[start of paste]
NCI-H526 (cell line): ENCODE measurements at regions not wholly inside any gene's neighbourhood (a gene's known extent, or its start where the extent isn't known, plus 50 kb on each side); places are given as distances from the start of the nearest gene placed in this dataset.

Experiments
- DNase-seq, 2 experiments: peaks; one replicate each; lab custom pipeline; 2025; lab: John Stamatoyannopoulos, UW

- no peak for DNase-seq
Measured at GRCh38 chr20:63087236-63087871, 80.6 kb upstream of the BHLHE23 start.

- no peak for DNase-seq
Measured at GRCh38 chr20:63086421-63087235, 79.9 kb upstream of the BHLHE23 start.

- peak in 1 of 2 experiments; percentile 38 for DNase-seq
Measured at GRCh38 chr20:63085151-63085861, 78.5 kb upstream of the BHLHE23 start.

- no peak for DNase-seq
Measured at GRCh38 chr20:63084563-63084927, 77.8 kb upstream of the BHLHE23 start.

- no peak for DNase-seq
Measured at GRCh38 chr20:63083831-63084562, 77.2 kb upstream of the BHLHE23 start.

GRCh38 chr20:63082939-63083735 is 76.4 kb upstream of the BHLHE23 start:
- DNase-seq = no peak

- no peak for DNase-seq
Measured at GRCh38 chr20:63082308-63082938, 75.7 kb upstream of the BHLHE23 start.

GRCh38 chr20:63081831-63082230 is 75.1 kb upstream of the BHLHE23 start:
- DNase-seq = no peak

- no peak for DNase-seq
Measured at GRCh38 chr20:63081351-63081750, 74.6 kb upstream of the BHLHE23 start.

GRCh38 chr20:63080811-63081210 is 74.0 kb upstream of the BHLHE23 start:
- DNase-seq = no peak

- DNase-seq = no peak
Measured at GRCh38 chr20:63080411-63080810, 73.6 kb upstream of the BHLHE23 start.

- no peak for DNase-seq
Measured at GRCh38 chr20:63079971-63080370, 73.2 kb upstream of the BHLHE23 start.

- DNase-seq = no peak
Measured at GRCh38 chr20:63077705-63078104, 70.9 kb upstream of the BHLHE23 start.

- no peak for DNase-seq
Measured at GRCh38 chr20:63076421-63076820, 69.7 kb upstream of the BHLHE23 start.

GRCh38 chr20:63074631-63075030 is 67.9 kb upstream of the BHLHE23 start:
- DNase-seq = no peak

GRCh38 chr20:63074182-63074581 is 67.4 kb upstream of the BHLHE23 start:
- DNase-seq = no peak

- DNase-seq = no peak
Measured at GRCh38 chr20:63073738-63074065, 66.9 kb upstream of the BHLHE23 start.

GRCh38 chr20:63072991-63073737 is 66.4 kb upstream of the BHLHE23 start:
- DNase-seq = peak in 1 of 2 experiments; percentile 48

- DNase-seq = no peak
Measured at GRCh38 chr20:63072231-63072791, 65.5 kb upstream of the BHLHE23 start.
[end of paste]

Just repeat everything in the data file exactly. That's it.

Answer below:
NCI-H526 (cell line): ENCODE measurements at regions not wholly inside any gene's neighbourhood (a gene's known extent, or its start where the extent isn't known, plus 50 kb on each side); places are given as distances from the start of the nearest gene placed in this dataset.

Experiments
- DNase-seq, 2 experiments: peaks; one replicate each; lab custom pipeline; 2025; lab: John Stamatoyannopoulos, UW

- no peak for DNase-seq
Measured at GRCh38 chr20:63087236-63087871, 80.6 kb upstream of the BHLHE23 start.

- no peak for DNase-seq
Measured at GRCh38 chr20:63086421-63087235, 79.9 kb upstream of the BHLHE23 start.

- peak in 1 of 2 experiments; percentile 38 for DNase-seq
Measured at GRCh38 chr20:63085151-63085861, 78.5 kb upstream of the BHLHE23 start.

- no peak for DNase-seq
Measured at GRCh38 chr20:63084563-63084927, 77.8 kb upstream of the BHLHE23 start.

- no peak for DNase-seq
Measured at GRCh38 chr20:63083831-63084562, 77.2 kb upstream of the BHLHE23 start.

GRCh38 chr20:63082939-63083735 is 76.4 kb upstream of the BHLHE23 start:
- DNase-seq = no peak

- no peak for DNase-seq
Measured at GRCh38 chr20:63082308-63082938, 75.7 kb upstream of the BHLHE23 start.

GRCh38 chr20:63081831-63082230 is 75.1 kb upstream of the BHLHE23 start:
- DNase-seq = no peak

- no peak for DNase-seq
Measured at GRCh38 chr20:63081351-63081750, 74.6 kb upstream of the BHLHE23 start.

GRCh38 chr20:63080811-63081210 is 74.0 kb upstream of the BHLHE23 start:
- DNase-seq = no peak

- DNase-seq = no peak
Measured at GRCh38 chr20:63080411-63080810, 73.6 kb upstream of the BHLHE23 start.

- no peak for DNase-seq
Measured at GRCh38 chr20:63079971-63080370, 73.2 kb upstream of the BHLHE23 start.

- DNase-seq = no peak
Measured at GRCh38 chr20:63077705-63078104, 70.9 kb upstream of the BHLHE23 start.

- no peak for DNase-seq
Measured at GRCh38 chr20:63076421-63076820, 69.7 kb upstream of the BHLHE23 start.

GRCh38 chr20:63074631-63075030 is 67.9 kb upstream of the BHLHE23 start:
- DNase-seq = no peak

GRCh38 chr20:63074182-63074581 is 67.4 kb upstream of the BHLHE23 start:
- DNase-seq = no peak

- DNase-seq = no peak
Measured at GRCh38 chr20:63073738-63074065, 66.9 kb upstream of the BHLHE23 start.

GRCh38 chr20:63072991-63073737 is 66.4 kb upstream of the BHLHE23 start:
- DNase-seq = peak in 1 of 2 experiments; percentile 48

- DNase-seq = no peak
Measured at GRCh38 chr20:63072231-63072791, 65.5 kb upstream of the BHLHE23 start.